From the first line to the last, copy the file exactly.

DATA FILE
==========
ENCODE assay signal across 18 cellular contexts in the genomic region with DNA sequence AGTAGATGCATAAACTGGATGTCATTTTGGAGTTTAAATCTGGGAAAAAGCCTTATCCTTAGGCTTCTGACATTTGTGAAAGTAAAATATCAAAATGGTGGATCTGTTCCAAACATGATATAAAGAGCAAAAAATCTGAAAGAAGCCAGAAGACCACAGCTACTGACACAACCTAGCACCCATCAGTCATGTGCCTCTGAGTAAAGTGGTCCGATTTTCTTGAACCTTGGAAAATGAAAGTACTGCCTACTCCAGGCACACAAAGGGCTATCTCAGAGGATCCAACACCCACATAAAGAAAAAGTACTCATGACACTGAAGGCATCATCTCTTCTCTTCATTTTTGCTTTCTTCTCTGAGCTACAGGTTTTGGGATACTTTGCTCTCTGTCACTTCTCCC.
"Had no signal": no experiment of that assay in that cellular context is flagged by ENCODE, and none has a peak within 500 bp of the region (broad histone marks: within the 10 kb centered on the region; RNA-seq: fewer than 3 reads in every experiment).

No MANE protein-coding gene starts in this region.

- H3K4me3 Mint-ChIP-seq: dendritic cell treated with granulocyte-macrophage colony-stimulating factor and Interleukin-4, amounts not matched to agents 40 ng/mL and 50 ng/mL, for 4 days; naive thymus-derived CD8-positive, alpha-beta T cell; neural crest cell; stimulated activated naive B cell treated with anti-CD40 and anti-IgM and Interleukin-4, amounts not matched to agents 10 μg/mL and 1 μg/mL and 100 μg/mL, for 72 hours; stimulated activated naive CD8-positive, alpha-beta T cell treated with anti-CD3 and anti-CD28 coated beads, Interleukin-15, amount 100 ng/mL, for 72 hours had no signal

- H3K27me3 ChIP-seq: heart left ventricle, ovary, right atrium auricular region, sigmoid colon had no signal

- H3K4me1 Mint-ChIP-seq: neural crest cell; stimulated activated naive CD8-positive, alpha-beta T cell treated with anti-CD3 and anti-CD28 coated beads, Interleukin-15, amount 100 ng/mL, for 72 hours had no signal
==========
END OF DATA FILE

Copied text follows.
ENCODE assay signal across 18 cellular contexts in the genomic region with DNA sequence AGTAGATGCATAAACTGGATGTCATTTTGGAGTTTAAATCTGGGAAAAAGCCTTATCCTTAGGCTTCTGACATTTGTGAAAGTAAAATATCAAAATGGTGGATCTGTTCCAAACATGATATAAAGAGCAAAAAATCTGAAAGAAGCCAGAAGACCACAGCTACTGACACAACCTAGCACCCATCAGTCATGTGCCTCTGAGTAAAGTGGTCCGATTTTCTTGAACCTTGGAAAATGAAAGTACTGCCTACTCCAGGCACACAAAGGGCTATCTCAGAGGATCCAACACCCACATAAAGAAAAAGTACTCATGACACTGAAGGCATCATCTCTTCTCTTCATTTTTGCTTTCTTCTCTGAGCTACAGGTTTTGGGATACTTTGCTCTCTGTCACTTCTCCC.
"Had no signal": no experiment of that assay in that cellular context is flagged by ENCODE, and none has a peak within 500 bp of the region (broad histone marks: within the 10 kb centered on the region; RNA-seq: fewer than 3 reads in every experiment).

No MANE protein-coding gene starts in this region.

- H3K4me3 Mint-ChIP-seq: dendritic cell treated with granulocyte-macrophage colony-stimulating factor and Interleukin-4, amounts not matched to agents 40 ng/mL and 50 ng/mL, for 4 days; naive thymus-derived CD8-positive, alpha-beta T cell; neural crest cell; stimulated activated naive B cell treated with anti-CD40 and anti-IgM and Interleukin-4, amounts not matched to agents 10 μg/mL and 1 μg/mL and 100 μg/mL, for 72 hours; stimulated activated naive CD8-positive, alpha-beta T cell treated with anti-CD3 and anti-CD28 coated beads, Interleukin-15, amount 100 ng/mL, for 72 hours had no signal

- H3K27me3 ChIP-seq: heart left ventricle, ovary, right atrium auricular region, sigmoid colon had no signal

- H3K4me1 Mint-ChIP-seq: neural crest cell; stimulated activated naive CD8-positive, alpha-beta T cell treated with anti-CD3 and anti-CD28 coated beads, Interleukin-15, amount 100 ng/mL, for 72 hours had no signal